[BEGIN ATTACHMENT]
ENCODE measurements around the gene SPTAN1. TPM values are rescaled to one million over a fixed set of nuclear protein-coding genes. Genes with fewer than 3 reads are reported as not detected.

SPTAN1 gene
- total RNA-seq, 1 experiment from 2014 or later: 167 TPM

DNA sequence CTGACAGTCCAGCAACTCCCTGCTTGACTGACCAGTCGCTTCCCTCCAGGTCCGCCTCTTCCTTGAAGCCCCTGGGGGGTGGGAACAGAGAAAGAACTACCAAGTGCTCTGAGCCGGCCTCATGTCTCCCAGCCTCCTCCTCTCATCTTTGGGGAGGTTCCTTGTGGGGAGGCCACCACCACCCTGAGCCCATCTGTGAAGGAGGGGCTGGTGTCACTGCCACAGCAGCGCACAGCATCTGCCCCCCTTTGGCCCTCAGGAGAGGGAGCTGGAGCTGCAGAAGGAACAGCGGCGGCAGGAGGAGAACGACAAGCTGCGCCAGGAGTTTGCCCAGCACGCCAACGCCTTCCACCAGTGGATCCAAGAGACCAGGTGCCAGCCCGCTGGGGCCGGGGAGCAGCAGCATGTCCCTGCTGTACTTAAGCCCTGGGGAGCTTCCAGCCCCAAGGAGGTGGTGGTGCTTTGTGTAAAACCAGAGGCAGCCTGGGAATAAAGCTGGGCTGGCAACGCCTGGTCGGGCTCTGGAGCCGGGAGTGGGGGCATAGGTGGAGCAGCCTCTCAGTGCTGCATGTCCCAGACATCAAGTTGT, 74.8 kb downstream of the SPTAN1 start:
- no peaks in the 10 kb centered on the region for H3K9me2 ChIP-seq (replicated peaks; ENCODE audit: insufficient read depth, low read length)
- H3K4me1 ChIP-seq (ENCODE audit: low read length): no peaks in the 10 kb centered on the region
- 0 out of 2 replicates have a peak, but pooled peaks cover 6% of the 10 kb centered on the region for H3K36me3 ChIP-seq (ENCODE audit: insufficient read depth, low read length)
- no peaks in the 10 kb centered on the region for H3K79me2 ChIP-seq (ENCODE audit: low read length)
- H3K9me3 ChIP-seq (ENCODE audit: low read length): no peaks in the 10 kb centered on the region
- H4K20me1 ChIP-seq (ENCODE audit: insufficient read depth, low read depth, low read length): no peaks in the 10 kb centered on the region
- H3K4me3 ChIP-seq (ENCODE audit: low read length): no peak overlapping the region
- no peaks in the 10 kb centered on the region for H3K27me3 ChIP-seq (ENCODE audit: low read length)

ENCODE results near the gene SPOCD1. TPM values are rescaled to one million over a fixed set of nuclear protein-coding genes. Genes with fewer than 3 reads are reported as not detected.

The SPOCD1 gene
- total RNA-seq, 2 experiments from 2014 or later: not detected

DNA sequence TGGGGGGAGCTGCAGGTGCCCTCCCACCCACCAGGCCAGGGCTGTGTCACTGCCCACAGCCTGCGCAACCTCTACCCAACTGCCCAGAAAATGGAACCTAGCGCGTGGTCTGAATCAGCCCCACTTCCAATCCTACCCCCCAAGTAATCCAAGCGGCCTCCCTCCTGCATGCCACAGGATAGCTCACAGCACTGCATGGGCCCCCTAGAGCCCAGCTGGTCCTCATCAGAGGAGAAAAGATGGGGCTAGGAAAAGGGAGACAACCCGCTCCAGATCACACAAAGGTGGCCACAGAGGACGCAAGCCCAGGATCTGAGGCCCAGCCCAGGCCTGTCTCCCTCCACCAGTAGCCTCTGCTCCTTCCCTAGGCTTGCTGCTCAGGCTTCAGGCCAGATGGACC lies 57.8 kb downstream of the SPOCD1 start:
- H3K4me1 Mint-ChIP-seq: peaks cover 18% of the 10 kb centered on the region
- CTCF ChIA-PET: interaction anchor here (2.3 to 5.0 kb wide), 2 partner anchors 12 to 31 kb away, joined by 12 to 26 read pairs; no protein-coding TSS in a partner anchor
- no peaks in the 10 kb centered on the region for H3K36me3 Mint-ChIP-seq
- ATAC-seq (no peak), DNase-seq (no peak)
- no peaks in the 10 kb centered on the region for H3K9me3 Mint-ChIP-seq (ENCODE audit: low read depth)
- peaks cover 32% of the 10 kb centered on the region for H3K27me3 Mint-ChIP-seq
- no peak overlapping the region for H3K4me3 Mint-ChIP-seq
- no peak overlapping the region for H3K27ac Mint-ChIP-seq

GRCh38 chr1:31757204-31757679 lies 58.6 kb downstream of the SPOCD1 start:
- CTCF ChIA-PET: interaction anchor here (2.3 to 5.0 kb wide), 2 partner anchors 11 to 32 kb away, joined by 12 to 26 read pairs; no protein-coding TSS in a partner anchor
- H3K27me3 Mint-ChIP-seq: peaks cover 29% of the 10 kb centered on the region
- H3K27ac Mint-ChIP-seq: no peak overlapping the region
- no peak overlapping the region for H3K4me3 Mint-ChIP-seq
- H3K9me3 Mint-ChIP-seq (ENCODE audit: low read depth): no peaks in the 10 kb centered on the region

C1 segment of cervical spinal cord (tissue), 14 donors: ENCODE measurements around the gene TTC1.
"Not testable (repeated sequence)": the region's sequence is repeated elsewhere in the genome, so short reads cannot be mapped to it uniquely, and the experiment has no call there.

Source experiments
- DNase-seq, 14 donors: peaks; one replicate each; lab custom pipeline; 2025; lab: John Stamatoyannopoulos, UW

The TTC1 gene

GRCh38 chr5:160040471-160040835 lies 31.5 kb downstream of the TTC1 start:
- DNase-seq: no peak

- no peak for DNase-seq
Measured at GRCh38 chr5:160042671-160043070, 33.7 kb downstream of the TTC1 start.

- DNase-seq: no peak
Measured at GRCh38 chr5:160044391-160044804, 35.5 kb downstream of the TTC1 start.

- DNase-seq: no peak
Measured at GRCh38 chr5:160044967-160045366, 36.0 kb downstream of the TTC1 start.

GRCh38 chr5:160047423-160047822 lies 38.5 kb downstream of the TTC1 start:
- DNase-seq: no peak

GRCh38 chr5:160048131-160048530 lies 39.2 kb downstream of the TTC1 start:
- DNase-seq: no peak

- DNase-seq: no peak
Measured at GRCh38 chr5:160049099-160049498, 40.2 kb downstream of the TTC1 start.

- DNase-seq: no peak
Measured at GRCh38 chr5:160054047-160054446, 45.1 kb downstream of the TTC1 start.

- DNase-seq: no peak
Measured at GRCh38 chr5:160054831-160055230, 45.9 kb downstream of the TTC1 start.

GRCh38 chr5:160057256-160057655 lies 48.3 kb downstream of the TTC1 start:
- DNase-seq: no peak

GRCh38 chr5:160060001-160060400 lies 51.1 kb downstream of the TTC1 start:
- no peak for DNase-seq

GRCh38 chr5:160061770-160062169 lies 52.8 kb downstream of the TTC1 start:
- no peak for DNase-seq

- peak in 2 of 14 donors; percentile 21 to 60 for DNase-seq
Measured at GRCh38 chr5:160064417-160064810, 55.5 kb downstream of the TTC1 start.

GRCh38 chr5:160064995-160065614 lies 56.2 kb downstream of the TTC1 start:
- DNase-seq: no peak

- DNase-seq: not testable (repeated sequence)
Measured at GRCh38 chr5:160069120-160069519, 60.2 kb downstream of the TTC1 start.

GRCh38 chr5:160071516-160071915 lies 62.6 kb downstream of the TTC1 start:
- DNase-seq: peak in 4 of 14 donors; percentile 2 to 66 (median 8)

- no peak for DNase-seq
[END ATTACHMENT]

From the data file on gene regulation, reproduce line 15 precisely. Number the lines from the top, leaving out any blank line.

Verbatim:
- total RNA-seq, 2 experiments from 2014 or later: not detected